Gold Star TEFL Recruitment has been assisting teachers secure the very best teaching jobs in China since 2009 and has close connections with China’s leading schools. For details on teaching jobs with major language schools have a look through our website and submit an application today.
Read more interviews with teachers in China here.

An Interview with Tyler Davenport at his Test Prep Center in Shanghai, China

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GS: So, can you tell us a bit about how you first got into English teaching?
TD: Whenever I was asked what I wanted to be when I grew up, I always resoundingly responded with “Teacher by day, poet by night.” Naturally, teaching English was not a shocking deviation from my original intentions and neither was being an expatriate.

GS: What advice do you have for people about the recruitment and interview process when looking for jobs teaching in China?
TD: Apply to everyone and follow up on every lead. Be prepared and be professional. Nearly half of all the teachers I have interviewed came without doing any research, without copies of their CVs, and without any prepared follow-up questions. Some even came in wearing flip flops and sweatpants. Dress for the job you want, not the job you are applying for. If you don’t take the job seriously, why should anyone take you seriously? After applying, walk into their center to meet the potential boss. Show courage and initiative but also show courtesy and restraint.

Above all, hold your head high. A huge part of the interview process is your body language and how you carry yourself.

GS: You are teaching in Shanghai at the moment, can you tell us about your impressions of the city? What do you like most about living there?
TD: Shanghai is truly an international city. To date, I’ve been living and working in Shanghai for the past eight months. Initially, I wasn’t too much impressed by it. Compared to the poignantly bleak, wind-swept landscape of north-western China or the other worldly karst-towers of the southwest, I wasn’t too impressed by Shanghai’s endless greyscale labyrinth of commercialism, but it really grew on me. Perhaps I’ve been spoiled but now I really couldn’t see myself living anywhere else in China so comfortably and so well connected to the rest of the world. What I love most about living here is that it is never too difficult to get what you want here.

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GS: Can you tell us about your favourite class at the moment?
TD: I hold each and every one of my classes to the same esteem and regard them all as exhibiting grand qualities that could classify them as being a favorite. With that said however, a particularly fun class for me is my third grade Geography class. I am a self-described history fanatic so teaching this class is really just a dream come true. Finally, I get to drone on about topography and world history and nobody can tell me to shut up!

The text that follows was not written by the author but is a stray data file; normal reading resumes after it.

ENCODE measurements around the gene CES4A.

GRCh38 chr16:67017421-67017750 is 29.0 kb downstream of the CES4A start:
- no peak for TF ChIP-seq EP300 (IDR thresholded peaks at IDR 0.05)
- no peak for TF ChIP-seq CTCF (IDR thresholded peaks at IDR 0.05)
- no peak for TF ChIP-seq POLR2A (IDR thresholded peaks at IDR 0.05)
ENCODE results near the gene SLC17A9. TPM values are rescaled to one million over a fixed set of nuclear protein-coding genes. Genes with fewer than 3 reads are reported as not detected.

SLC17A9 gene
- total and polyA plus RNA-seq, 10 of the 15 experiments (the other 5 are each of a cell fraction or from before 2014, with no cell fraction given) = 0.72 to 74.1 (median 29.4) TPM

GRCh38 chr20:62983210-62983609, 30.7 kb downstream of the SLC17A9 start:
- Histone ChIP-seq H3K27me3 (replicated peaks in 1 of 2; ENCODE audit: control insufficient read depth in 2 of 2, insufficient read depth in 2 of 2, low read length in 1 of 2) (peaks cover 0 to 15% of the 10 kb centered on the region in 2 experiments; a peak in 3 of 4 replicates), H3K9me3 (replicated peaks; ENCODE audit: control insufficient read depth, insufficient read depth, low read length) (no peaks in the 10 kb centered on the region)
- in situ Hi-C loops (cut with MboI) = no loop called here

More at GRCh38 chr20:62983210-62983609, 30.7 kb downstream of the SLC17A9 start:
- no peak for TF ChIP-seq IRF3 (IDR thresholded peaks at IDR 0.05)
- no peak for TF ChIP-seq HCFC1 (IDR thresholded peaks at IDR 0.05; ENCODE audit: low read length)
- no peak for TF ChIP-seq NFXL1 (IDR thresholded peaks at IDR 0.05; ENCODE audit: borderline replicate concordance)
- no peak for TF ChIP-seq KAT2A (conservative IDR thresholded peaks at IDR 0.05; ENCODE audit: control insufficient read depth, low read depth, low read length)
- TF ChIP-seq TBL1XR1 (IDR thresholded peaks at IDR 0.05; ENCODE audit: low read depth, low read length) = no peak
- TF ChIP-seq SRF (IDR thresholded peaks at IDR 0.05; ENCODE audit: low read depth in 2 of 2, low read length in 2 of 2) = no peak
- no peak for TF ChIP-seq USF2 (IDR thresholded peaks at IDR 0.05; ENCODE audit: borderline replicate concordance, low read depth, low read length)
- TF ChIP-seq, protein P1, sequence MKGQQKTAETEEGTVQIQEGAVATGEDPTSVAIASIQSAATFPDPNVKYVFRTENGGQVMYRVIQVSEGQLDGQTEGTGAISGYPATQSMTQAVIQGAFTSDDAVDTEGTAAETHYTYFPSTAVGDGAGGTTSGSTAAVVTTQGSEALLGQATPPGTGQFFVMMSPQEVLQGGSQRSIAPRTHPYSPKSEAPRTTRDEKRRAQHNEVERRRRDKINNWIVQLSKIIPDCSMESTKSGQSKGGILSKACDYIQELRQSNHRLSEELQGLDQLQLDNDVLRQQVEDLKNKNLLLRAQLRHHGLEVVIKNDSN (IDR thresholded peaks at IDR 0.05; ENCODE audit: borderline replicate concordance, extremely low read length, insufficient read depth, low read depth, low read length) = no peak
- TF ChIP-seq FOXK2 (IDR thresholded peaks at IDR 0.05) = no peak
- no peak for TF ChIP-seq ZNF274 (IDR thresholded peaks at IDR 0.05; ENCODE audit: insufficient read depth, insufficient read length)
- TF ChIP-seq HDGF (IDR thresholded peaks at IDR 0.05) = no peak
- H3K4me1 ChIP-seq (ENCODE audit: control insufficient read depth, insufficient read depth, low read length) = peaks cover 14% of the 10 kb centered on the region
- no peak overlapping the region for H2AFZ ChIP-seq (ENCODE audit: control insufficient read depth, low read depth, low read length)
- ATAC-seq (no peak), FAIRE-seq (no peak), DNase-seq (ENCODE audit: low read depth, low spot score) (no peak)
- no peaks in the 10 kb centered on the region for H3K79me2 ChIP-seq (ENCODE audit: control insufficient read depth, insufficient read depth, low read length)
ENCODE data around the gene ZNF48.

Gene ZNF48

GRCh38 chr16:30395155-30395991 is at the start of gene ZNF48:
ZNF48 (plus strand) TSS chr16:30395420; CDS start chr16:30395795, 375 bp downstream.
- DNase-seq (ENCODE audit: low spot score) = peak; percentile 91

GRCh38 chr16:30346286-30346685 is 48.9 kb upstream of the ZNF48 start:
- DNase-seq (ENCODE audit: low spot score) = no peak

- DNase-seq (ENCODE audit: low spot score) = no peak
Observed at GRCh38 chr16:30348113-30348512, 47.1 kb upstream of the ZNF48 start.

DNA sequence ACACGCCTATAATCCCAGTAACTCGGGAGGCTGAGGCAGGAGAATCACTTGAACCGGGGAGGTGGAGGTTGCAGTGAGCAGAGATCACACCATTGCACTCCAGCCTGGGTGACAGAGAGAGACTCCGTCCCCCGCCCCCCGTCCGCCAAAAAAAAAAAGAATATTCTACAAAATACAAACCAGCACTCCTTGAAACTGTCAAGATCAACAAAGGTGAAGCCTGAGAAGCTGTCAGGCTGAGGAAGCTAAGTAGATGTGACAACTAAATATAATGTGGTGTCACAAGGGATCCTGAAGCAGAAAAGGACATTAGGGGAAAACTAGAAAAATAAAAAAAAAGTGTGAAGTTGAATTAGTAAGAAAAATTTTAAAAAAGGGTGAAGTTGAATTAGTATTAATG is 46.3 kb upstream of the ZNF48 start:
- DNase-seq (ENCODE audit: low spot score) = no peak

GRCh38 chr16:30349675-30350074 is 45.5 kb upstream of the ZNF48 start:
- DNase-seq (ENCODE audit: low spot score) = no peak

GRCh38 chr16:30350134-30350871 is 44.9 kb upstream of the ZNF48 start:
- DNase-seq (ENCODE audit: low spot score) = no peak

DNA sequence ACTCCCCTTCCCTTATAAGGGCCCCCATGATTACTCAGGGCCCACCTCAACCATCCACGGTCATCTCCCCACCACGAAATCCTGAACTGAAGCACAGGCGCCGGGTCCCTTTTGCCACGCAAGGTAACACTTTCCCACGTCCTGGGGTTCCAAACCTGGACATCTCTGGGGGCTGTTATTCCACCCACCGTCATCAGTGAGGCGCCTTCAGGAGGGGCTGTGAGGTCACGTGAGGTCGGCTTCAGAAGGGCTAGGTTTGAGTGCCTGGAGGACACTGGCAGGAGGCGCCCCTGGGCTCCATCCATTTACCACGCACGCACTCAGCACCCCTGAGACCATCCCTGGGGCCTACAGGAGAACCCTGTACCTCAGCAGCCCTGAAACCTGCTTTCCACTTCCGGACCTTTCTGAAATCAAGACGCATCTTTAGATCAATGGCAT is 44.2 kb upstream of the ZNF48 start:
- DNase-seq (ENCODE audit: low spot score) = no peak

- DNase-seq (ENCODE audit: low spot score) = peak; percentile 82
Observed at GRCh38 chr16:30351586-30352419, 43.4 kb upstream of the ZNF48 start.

GS: Talk us through a typical day teaching in China.
TD: Typically my day starts after my first cappuccino which I grab on my way to the office. Everything before that is a faded haze. During the weekdays, I spend half of my time developing curriculum and the other half, teaching/mentoring students.

The weekends, including Friday night, is another story entirely. On those days we are breaking a good sweat delivering action-packed, solid classroom instruction from start to finish. It is challenging but whenever you work with kids, there is plenty of fun to be had as well.

GS: What are the teaching resources like there?
TD: Learning never stops, so why should curriculum development? We know that our materials are only as good as our students’ willingness to use them. That’s why we have spent days meticulously fine-tuning our resources to make them as dynamic, challenging and intriguing as possible.

We have a stockpile of top-notch, custom-made, multi-media materials at our disposal including but certainly not limited to listening exercises, role-playing games, review quizzes, and of course heaps and heaps of textbooks. We use every one of these tools at our disposal to transport our students out of the vacuum of the classroom and into engaging, captivating narratives.

GS: How many teachers are there in your organization?classroom
TD: At the moment our small but very elite team consists of four full-time mentors/administrators/teachers. However, there are a healthy and perpetually growing number of teachers throughout the other departments.

GS: China is full of surprises and unexpected adventures, tell us about one you have had recently.
TD: I recently had a chance to sneak away to a bamboo forest and sip some white tea. The tea was surprisingly not that great. The waterfall, however, was very underrated.

This school is holding interviews now, apply today!

Read more interviews with teachers in China here.

Gold Star TEFL Recruitment has been assisting teachers secure the very best teaching jobs in China since 2009 and has close connections with China’s leading schools. For details on teaching jobs with major language schools have a look through our website and submit an application today.

Apply now

INTESOL Course

Realise your dreams of living and teaching English worldwide with INTESOL.